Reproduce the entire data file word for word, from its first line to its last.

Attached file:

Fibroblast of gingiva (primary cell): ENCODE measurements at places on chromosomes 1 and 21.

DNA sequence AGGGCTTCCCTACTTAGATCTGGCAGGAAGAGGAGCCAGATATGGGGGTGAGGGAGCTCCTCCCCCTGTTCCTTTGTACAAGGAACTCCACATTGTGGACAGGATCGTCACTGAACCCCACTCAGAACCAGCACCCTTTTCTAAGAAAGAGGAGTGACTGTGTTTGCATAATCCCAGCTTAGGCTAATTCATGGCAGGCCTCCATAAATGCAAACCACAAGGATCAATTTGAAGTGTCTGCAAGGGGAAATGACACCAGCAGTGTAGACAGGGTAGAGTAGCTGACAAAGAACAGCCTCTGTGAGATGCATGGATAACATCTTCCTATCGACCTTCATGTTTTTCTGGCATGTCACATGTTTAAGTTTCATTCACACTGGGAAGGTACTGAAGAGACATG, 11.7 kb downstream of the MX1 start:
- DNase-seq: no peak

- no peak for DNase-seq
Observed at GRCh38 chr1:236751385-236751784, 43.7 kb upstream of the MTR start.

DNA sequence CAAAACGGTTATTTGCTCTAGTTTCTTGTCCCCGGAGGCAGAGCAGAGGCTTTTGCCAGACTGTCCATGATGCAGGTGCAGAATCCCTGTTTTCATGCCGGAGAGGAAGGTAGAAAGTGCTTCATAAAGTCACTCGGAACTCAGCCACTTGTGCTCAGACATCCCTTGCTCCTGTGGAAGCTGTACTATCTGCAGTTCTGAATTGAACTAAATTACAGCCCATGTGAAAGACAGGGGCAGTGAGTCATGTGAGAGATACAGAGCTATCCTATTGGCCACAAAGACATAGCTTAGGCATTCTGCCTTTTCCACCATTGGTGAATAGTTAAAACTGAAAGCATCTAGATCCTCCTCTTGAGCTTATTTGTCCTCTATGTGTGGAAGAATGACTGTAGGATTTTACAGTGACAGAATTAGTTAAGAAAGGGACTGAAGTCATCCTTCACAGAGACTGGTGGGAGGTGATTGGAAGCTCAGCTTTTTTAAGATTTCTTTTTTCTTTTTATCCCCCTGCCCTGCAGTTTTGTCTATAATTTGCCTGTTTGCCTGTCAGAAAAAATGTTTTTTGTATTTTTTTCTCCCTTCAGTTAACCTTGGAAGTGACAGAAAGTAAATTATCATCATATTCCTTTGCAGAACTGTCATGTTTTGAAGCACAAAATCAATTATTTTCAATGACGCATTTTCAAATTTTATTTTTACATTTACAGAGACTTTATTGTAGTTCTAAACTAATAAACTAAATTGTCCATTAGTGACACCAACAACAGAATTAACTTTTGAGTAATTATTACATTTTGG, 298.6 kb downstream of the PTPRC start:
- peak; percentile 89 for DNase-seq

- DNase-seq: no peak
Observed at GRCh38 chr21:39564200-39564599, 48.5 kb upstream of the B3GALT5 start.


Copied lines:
Fibroblast of gingiva (primary cell): ENCODE measurements at places on chromosomes 1 and 21.

DNA sequence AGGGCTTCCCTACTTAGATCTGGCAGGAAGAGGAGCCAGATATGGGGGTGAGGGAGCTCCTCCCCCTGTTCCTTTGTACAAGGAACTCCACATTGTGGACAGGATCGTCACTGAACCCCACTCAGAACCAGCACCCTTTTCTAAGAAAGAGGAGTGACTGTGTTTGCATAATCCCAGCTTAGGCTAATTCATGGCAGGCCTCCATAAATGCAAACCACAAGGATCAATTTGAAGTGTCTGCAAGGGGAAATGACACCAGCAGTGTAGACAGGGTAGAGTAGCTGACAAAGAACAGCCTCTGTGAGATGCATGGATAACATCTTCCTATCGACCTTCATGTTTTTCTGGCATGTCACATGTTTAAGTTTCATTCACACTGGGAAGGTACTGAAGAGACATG, 11.7 kb downstream of the MX1 start:
- DNase-seq: no peak

- no peak for DNase-seq
Observed at GRCh38 chr1:236751385-236751784, 43.7 kb upstream of the MTR start.

DNA sequence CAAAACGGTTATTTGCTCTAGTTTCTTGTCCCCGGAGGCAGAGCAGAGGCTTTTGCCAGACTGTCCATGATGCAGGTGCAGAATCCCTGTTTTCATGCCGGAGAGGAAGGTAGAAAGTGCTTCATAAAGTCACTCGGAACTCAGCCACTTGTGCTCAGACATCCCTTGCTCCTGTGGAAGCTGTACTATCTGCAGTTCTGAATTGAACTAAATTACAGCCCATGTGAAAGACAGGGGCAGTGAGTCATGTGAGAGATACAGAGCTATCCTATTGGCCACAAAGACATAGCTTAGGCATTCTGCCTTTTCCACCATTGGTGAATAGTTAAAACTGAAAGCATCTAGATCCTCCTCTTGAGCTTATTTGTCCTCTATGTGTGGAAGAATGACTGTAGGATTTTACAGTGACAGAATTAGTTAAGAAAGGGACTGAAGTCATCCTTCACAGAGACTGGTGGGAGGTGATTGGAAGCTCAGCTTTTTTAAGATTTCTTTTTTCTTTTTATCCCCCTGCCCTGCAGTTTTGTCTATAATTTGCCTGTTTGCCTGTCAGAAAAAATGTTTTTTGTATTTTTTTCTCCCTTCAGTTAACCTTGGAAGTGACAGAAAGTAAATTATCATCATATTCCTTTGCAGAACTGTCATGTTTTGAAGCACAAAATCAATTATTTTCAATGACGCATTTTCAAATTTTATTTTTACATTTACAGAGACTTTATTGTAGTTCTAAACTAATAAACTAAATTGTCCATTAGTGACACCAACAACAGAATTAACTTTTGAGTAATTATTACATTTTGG, 298.6 kb downstream of the PTPRC start:
- peak; percentile 89 for DNase-seq

- DNase-seq: no peak
Observed at GRCh38 chr21:39564200-39564599, 48.5 kb upstream of the B3GALT5 start.